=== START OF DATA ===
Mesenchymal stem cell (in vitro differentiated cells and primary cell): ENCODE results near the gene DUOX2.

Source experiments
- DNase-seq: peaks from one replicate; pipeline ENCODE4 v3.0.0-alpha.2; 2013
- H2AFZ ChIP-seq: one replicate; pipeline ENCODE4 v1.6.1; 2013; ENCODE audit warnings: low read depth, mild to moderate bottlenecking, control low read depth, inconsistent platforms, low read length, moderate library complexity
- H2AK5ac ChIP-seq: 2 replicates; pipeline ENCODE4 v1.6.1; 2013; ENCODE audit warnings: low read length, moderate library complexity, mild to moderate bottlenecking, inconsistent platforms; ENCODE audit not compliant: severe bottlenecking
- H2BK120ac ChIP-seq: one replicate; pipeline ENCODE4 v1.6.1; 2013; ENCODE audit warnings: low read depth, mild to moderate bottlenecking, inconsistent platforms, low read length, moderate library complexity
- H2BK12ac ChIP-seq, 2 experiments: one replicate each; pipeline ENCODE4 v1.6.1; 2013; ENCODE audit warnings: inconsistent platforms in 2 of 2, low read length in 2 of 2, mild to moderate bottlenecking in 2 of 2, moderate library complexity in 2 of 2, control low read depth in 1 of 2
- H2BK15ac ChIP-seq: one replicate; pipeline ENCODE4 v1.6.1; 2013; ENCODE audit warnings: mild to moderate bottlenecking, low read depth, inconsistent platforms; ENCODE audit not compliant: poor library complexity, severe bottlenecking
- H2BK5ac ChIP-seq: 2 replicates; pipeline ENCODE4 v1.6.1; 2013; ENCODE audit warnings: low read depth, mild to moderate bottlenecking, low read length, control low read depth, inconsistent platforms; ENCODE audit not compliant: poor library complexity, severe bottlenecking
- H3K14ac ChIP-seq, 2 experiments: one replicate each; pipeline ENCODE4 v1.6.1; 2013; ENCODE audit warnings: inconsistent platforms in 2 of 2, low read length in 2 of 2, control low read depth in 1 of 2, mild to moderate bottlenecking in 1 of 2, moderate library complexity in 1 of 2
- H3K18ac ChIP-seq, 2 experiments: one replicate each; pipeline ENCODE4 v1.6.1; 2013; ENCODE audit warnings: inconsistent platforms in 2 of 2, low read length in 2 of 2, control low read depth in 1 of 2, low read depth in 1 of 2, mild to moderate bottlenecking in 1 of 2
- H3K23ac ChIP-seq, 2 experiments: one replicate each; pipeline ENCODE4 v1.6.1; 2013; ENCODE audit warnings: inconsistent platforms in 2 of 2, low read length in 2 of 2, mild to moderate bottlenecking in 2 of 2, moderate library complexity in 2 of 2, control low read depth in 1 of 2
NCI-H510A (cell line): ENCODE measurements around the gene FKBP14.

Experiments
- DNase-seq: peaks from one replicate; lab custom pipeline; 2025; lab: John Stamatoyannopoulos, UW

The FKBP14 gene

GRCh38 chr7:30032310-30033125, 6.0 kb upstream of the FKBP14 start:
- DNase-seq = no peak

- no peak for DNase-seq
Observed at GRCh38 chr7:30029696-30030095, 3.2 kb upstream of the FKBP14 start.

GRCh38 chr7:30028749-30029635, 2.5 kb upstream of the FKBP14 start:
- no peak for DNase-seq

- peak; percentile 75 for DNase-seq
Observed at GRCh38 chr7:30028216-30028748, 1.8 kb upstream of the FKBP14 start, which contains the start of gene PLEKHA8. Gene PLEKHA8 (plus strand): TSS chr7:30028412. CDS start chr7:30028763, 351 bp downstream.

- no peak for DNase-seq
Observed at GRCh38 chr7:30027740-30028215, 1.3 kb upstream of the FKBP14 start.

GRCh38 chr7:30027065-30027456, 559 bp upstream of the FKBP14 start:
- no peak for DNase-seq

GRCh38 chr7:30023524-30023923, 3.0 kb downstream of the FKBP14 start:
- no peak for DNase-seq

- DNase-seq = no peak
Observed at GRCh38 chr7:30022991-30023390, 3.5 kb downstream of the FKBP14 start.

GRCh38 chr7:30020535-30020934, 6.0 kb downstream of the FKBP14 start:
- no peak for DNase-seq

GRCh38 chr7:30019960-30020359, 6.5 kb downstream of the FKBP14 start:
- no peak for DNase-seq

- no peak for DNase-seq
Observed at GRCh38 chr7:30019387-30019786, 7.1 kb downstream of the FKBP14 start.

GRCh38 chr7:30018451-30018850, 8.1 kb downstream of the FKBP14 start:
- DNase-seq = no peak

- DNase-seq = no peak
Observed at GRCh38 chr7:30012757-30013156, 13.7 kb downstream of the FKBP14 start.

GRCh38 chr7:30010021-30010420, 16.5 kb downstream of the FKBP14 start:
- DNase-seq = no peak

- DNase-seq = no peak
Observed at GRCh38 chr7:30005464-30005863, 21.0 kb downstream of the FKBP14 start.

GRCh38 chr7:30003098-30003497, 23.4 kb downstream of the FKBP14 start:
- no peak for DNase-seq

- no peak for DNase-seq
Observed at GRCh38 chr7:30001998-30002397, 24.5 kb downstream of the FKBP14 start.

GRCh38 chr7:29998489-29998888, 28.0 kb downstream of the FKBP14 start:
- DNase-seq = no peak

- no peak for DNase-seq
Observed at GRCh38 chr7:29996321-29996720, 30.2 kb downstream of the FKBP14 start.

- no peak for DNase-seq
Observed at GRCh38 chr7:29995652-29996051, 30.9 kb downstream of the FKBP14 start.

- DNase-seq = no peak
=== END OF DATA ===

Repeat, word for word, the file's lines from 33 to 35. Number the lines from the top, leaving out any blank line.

GRCh38 chr7:30020535-30020934, 6.0 kb downstream of the FKBP14 start:
- no peak for DNase-seq

GRCh38 chr7:30019960-30020359, 6.5 kb downstream of the FKBP14 start: